• Ch. 21 is titled "The Unforgettable Party," referring to Herod's birthday party at which Herodius' daughter, Salome, dances and, in answer to Herod's promise, asks for the head of John the baptist on a platter. Shortly after the head is brought in, the palace is attacked by Aertes' army. Herod, suspecting Pilate might have something to do with the attack, (Ch.22) sends a page for Manaheem, who is with Claressa. The page mentions the beheading. Thus Manaheem rebukes Herod strongly, but still decides to further the insurrection plan. Barabbas and his men are ready and restless (Ch23) and Barabbas decides to go ahead but wonders if he should wait for the mysterious stranger. Just when he was deciding to go ahead, the stranger appears and tells him to do so. The rest of the chapter describes the insurrection and its outcome.

  • we find Barabbas and his men hiding out in cave in the forest and Deborah and the children sick with worry about him. (Pt.2, Ch.1), Claressa asking Manaheem about the mission, Benjamin, the cloth shop owner busy expanding (Ch3), and the beggars again looking for a spot (Ch.4) and viewing another miracle. Meanwhile Pilate's wife suggests that Herod might have had something to do with the insurrection and Manaheem blackmails Herod over his part in it. Meanwhile, (Ch.5) Barabbas suggests robbery as a way to get money, but none of his men agree and all decide to go home. Barabbas feels it's not safe from him to come home yet so sends one of his men to tell Deborah that he's alright. Meanwhile (Ch.6) Manaheem shows Claressa the money and she prys out of him where he got it. She doesn't like the idea and...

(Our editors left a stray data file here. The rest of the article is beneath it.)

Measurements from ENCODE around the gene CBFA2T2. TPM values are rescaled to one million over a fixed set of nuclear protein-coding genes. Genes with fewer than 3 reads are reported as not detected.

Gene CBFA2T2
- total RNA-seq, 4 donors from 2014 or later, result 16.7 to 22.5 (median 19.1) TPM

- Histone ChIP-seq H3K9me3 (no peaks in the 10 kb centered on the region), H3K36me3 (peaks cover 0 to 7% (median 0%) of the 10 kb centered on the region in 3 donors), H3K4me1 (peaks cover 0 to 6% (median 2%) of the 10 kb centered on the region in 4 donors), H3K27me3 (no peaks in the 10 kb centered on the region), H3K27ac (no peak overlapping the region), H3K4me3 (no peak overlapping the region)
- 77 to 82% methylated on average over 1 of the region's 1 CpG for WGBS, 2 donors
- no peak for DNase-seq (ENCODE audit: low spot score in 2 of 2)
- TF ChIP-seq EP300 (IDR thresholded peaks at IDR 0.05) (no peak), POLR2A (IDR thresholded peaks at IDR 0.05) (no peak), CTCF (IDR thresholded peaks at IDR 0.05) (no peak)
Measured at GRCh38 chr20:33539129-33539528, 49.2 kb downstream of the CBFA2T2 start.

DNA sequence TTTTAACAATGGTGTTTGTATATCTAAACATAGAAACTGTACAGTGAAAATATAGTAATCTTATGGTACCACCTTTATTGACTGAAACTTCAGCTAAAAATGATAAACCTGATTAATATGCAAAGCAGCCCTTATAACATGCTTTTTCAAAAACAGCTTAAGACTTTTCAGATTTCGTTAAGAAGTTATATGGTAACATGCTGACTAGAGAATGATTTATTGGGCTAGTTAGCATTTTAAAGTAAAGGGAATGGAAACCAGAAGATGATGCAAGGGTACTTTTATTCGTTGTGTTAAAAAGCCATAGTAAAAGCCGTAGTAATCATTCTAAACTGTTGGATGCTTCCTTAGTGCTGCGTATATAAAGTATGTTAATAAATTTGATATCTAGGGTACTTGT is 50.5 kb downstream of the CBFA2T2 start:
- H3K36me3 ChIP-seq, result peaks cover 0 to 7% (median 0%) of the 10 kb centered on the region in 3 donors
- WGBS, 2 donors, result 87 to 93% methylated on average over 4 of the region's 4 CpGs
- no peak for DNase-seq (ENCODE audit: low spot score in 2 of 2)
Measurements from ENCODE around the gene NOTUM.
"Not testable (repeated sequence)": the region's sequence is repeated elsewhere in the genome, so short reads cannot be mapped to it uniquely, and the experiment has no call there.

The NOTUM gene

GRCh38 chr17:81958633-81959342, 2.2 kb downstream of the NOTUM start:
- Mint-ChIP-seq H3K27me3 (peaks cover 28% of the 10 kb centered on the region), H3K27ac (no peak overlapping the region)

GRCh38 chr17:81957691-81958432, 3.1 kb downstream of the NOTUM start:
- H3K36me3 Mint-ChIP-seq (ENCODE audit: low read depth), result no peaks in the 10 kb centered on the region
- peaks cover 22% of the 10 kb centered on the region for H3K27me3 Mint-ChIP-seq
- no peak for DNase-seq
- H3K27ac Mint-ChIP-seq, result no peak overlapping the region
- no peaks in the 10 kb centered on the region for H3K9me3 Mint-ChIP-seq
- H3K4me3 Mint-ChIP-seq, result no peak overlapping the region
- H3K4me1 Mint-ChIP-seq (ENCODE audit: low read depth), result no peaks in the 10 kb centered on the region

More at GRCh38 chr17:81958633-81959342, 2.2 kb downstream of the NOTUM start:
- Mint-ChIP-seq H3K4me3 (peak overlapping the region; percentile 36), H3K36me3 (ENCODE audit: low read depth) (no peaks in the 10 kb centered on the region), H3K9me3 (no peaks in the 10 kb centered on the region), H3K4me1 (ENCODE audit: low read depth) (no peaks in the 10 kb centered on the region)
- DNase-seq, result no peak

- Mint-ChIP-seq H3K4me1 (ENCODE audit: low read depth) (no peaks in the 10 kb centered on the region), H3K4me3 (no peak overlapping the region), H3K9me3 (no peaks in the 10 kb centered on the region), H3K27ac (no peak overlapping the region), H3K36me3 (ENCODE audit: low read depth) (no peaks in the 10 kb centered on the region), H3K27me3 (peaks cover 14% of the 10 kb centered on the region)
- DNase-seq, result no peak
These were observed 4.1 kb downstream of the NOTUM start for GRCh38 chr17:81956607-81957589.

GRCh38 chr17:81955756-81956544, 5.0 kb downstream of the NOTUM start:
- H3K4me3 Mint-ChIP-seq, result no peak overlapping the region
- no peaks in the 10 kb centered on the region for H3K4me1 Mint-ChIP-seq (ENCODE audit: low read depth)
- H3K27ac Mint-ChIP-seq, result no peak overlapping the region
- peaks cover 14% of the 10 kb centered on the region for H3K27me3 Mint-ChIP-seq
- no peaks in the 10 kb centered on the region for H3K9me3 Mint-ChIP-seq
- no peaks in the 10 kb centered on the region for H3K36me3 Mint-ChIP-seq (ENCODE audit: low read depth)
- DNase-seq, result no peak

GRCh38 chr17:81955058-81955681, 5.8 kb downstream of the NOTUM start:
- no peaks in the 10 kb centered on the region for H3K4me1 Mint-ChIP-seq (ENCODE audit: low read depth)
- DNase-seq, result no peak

• Barabbas solicits the aid of the two beggars in robbing Benjamin (Ch7). Lucas jumps at the chance but Timotheus is hesitant. Portia (Ch. 8) tells Pilate she forgot to send the letters. The rest of Ch.8 tracks the sleep, or lack of it, of Pilate and Portia, Benjamin, Barabbas and Timotheus. Chapter 9 is the robbery. Timotheus almost turns back. The robbery goes bad. Benjamin's family (Ch.10) learn the news and some neighbor children suggest an answer. Barabbas is sentenced (Ch.11) and the other two awaiting trail. Ch.12 has the same title as the novel, as Deborah takes the children to see Jesus.

  • Pilate starts to send the letters when they bring Jesus. He sends Jesus to Herod who, in the presence of Manheem, taunts him, asking for a miracle, then sends him back to Pilate and they both go to the praetorium.(Ch.13-14) Barabbas (Ch.15) sees them from his cell window and asks Manaheem for help. Herod suggest that Pilate offer to release Jesus and they become friends again (Ch.16). Both Timotheus and Manaheem view the trial of Jesus (Ch.17), Timotheus from a hole in his cell wall and Manaheem from the praetorium. The beggars are tried and...

  • The search for truth, meaning and fulfillment goes on (for all three characters) (Ch.18-20) and culminates against the background of crucifixion. Ch. 21 sees Manaheem trying to get back once more with Claressa.

  • Well, episode 11 ends Part II and thus ends the original first edition of "Of Such Is The Kingdom, A Novel of Biblical Times." But, as you may well be aware, some questions still remain to be answered. Did Claressa embrace Manaheem's new-found faith? What happened to the bereaved family of Benjamin? Did Joseph, the oldest son get to go to Rabbi school? Did Barabbas continue to follow the master and did his wife and children join him? And was Pontius Pilate able to forget about his decision to crucify Jesus and did he become the strong ruler his wife wanted him to be? These and other questions are answered in the newly written Part III of the newly revised and expanded "Of Such Is The Kingdom, A Novel of Biblical Times," and here the author alludes to some of the answers as he previews Part III and gives information as to where it can be obtained as an e-book by itself or as part of the revised edition either in print or e-book. The author does not intend to offer it here or to expand this audio version.